NEW YORK (Reuters) - Almost half the workers in Verizon Communications' wireline telecommunications business went on strike on Sunday as negotiations for a new labor contract failed.
The strike, involving 45,000 workers, is the first walk-out that Verizon, one of the two big U.S. telephone network operators, has faced since 2000, when about 80,000 workers went on strike for about three weeks.
Verizon and two unions -- The Communications Workers of America and the International Brotherhood of Electrical Workers -- had been in talks since late June but were still far apart when their contract expired Saturday night.
The workers who went on strike are technicians and customer support employees in the wireline unit, which provides traditional phone services to homes and businesses in the Northeast as well as high-speed Internet and FiOS television service.
The two sides were unable to agree on issues related to healthcare contributions, pension plans and work rules, according to Verizon and the CWA.
Verizon is looking to keep costs in check at its wireline business, which has been declining for a decade as customers have disconnected their home phones in favor of cellphone and Internet services.
A representative for the CWA, which represents about 35,000 of the workers, said bargaining talks were expected to resume on Sunday while employees were told to start picketing as early as 6 a.m. EDT outside their work locations.
"A strike is a hardship for all and not to be undertaken lightly," Jim Spellane, an IBEW spokesman said in an e-mail.
"I think that the fact that we are on strike instead of finalizing an agreement is a testimony to Verizon's intransigence throughout the process," Spellane said.
Michael Paleski, 45, who has worked for Verizon for 23 years, was one among the roughly 250 people gathered in front of Verizon's Manhattan corporate headquarters, where workers walked in and out of the building to chants of, "Scab! scab! scab!" on megaphones.
The strikers were all dressed in red and had signs that read, "CWA workers on strike for middle-class jobs."
"Nobody here wants a strike. I'm sure nobody on the other side wants a strike either. But we're also very disappointed that the company put forward so many demands for givebacks. We feel that's really the sticking point for us," Paleski said.
"I have two children. I have a wife, a house and two cars. And things are not cheap these days, they're getting more expensive for us. And that's why we need to have the right contract structure."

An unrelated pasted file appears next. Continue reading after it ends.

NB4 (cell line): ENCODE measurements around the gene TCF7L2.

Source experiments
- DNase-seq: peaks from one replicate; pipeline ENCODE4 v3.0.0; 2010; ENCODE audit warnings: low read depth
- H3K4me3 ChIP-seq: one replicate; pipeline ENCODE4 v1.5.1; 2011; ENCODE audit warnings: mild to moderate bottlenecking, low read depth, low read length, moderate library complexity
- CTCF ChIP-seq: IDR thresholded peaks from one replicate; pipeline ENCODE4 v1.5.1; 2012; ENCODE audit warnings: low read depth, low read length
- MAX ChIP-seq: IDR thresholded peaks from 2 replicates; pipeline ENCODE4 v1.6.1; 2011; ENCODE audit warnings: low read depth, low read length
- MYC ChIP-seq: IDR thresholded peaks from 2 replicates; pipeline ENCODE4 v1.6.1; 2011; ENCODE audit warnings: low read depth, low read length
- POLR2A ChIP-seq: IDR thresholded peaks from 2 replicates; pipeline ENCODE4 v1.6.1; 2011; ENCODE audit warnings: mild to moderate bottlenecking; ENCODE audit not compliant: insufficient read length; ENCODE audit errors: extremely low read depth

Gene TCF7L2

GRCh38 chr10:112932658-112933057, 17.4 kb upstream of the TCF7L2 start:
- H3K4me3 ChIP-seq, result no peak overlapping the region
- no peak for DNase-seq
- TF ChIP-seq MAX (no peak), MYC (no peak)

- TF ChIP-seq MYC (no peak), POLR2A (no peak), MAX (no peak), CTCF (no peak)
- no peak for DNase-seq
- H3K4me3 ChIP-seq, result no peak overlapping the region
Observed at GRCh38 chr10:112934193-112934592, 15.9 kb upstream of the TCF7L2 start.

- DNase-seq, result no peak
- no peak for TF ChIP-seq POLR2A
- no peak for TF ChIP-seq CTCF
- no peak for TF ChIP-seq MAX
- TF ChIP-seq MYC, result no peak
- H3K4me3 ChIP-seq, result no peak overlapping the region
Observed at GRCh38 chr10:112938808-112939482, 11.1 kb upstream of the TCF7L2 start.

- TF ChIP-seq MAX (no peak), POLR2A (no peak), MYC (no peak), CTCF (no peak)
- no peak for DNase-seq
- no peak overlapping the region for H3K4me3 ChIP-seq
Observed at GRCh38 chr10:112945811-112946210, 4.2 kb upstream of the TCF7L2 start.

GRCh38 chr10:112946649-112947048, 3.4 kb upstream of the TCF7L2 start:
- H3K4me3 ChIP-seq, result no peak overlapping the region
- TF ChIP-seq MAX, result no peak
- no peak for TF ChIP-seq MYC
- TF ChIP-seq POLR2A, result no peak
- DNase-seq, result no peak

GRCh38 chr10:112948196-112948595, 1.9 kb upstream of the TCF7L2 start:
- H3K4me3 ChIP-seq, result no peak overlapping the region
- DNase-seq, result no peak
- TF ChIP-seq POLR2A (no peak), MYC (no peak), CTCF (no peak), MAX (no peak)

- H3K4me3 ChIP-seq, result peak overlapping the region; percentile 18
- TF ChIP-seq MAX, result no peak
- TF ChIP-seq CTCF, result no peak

On Monday morning, thousands of striking workers will join mass picket lines and rallies at over 100 Verizon work locations across New York and New Jersey to pressure the company to back off its demands, said the CWA.
VERIZON'S BACK-UP PLAN
In a letter on Sunday, Verizon's CEO Lowell McAdam asked the company's union-represented employees to help on a number of issues to further reduce Verizon's wireline cost structure while maintaining overall compensation and benefits.
McAdam, who took the reins as president and CEO of Verizon on August 1, said the changes that Verizon is requesting are in line with what the CWA has already agreed to with other sector peers.
He also pointed to cable competitors suggesting that they are not bound by contract constraints, which has allowed them to be "more nimble and flexible meeting customer needs."
"As the U.S. automobile industry found out a few years ago, failure to make needed adjustments -- when the need for change is obvious -- can be catastrophic," McAdam wrote.
"As of now, talks are not taking place today. We're always willing to talk. We're willing to return to the bargaining table at any time," Verizon spokesman Richard Young said in an email on Sunday afternoon.
"We're in the process of implementing our emergency action plans," Young added.
Verizon said late Saturday night that it had trained tens of thousands of employees, from retirees to management, to fill the role of the workers who are now on strike.
"We are confident that we have the talent and resources in place to meet the needs and demands of our customers," Marc C. Reed, Verizon's executive vice-president of human resources, said in a statement.
Chris King, an analyst at Stifel Nicolaus, played down the impact of the strike on the company.
"The wireline business is something that Verizon is less exposed to than they have ever been in the past," King said.
"They are certainly more comfortable dealing with the strike today than they were 10 years or so ago."
King, who has a "buy" rating on Verizon, said he sees the impact limited to slower-than-usual installations.
Among the changes it is seeking, Verizon said it wants to freeze employee pension plans and replace them with an enhanced 401(k) plan. It also wants workers to contribute to healthcare insurance premiums.
The CWA says the contributions to healthcare that Verizon wants the union members to make were unacceptable, and that increases in deductibles would make the proposed healthcare plan unaffordable.
It said the profitable company is asking for far too many concessions from affected workers, who include technical and customer service employees in Verizon's wireline business.
Verizon has 93,000 workers in its wireline business, of whom 58,000 are unionized. Including its Verizon Wireless venture with Vodafone Group Plc, the company's total workforce is 196,000 employees.